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Large voltage-induced magnetic anisotropy change in a few atomic layers of iron


In the field of spintronics, researchers have manipulated magnetization using spin-polarized currents1,2,3. Another option is to use a voltage-induced symmetry change in a ferromagnetic material to cause changes in magnetization or in magnetic anisotropy4,5,6,7,8,9,10,11,12,13,14. However, a significant improvement in efficiency is needed before this approach can be used in memory devices with ultralow power consumption. Here, we show that a relatively small electric field (less than 100 mV nm−1) can cause a large change (40%) in the magnetic anisotropy of a bcc Fe(001)/MgO(001) junction. The effect is tentatively attributed to the change in the relative occupation of 3d orbitals of Fe atoms adjacent to the MgO barrier. Simulations confirm that voltage-controlled magnetization switching in magnetic tunnel junctions is possible using the anisotropy change demonstrated here, which could be of use in the development of low-power logic devices and non-volatile memory cells.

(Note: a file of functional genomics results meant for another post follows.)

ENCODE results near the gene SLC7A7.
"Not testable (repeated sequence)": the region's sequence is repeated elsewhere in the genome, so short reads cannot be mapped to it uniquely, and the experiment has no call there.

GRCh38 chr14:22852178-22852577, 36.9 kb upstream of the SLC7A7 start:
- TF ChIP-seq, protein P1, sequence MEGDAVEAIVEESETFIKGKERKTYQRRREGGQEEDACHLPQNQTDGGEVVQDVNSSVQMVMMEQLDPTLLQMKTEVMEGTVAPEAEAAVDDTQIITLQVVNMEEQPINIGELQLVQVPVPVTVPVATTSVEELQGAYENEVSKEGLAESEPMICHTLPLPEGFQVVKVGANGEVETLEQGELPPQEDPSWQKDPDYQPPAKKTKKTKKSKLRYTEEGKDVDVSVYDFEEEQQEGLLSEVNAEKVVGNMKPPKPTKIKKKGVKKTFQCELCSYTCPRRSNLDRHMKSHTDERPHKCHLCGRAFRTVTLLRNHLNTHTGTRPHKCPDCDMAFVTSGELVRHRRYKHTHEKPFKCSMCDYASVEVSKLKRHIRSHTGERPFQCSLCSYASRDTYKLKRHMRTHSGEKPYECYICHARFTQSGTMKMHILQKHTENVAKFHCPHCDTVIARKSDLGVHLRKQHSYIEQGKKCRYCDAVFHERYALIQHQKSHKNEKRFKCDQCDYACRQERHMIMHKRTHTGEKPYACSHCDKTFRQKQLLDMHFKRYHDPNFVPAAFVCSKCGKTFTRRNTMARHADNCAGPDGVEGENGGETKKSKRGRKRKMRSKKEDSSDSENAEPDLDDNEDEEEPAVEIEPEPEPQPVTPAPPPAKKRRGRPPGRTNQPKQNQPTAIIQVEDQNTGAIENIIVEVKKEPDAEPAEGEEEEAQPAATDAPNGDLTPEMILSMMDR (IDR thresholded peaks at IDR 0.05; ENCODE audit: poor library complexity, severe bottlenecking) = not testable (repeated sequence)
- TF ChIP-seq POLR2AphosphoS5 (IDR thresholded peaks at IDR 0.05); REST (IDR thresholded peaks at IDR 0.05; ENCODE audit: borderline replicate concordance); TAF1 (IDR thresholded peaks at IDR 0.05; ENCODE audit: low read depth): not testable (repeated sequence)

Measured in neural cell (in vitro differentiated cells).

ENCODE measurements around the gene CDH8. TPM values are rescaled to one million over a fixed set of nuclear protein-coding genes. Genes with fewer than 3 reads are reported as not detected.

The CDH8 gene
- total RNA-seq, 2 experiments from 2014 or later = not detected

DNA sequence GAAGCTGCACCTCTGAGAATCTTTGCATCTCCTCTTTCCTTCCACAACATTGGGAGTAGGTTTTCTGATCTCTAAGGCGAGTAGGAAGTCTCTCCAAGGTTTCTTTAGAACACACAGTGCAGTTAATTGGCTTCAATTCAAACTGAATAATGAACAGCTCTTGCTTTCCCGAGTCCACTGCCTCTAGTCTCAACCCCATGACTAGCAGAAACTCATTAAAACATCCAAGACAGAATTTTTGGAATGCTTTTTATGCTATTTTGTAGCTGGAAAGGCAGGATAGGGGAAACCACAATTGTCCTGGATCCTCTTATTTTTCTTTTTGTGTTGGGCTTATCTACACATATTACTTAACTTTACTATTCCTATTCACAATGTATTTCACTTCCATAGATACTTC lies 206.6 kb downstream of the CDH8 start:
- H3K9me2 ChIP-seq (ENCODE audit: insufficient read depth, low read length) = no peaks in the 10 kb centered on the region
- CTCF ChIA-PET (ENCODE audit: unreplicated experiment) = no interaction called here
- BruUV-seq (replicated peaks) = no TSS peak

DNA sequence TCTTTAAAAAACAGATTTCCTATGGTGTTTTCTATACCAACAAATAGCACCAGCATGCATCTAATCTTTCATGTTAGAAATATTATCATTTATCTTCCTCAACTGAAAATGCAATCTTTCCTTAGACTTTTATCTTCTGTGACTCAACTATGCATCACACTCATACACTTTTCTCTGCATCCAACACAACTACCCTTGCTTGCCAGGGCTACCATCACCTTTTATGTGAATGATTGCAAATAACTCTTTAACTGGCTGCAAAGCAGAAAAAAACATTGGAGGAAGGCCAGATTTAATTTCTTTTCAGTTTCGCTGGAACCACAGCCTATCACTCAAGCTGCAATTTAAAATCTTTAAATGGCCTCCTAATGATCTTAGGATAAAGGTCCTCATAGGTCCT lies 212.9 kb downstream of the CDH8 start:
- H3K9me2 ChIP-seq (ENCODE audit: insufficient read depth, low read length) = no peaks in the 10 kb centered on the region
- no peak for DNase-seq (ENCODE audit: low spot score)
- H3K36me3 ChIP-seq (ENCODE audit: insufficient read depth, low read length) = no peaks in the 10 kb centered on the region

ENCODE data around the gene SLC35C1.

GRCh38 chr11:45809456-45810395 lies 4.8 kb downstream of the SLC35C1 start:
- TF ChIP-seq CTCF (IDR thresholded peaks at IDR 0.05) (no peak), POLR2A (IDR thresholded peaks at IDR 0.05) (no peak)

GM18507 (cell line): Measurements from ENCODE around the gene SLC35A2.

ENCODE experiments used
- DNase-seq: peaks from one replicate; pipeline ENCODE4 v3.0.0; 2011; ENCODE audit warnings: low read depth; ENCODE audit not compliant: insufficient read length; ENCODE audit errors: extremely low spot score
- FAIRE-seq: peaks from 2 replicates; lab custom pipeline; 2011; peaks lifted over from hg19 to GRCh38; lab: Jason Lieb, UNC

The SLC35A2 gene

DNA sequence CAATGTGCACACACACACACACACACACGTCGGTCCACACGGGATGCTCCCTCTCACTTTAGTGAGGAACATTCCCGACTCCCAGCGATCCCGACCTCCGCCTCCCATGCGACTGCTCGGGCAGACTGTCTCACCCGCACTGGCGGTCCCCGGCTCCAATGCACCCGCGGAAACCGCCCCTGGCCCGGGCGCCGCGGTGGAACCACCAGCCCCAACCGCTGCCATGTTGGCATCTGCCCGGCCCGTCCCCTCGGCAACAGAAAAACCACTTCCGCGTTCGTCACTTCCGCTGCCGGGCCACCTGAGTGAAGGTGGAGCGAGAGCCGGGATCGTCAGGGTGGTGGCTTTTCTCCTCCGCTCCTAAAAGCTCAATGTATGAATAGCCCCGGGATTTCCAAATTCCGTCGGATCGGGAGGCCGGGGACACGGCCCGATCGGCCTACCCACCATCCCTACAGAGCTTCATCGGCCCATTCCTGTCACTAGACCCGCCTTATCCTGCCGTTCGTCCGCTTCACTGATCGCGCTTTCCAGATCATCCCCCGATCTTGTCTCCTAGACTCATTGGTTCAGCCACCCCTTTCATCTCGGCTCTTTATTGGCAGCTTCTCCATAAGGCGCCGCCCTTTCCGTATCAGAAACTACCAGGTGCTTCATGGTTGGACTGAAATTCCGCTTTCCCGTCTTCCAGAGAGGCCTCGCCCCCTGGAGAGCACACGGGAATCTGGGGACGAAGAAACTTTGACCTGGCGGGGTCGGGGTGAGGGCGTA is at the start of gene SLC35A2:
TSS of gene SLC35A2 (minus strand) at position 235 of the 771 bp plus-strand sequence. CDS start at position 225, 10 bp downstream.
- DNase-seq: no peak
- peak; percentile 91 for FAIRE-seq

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Figure 1: Schematic of the sample used for a voltage-induced magnetic anisotropy change.
Figure 2: Magneto-optical Kerr ellipticity ηk for different applied voltages as a function of applied field.
Figure 3: Fe layer thickness dependencies of the voltage modulation response of ηK, saturation Kerr ellipticity ηs, and Eperpd.
Figure 4: A macro spin model simulation of voltage-controlled magnetization switching.


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The authors would like to thank D. Yamaguchi, Y. Sobajima, T. Toyama and H. Okamoto for their assistance in ITO deposition. The authors also acknowledge H. Kubota, W. Van Roy, S. Blügel and T. Miyazaki for their valuable comments. A part of the research was conducted under the financial support of Grant-in-Aid for Scientific Research (A19206002) and G-COE program of Ministry of Education, Culture, Sports, Science and Technology-Japan (MEXT).

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Y.S. conceived and designed the experiments and performed micro magnetic calculation. T.M. and Y.S. performed the experiments and analysis. T.N. and A.A.T. led experiments and physical discussions. K.O., N.T. and M.M. established experimental techniques. S.M. and Y.A. performed FMR measurements. M.S. and T.S. contributed to general discussions. T.M. wrote the paper with review and input from Y.S., T.N. and A.A.T.

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Correspondence to Y. Suzuki.

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Maruyama, T., Shiota, Y., Nozaki, T. et al. Large voltage-induced magnetic anisotropy change in a few atomic layers of iron. Nature Nanotech 4, 158–161 (2009).

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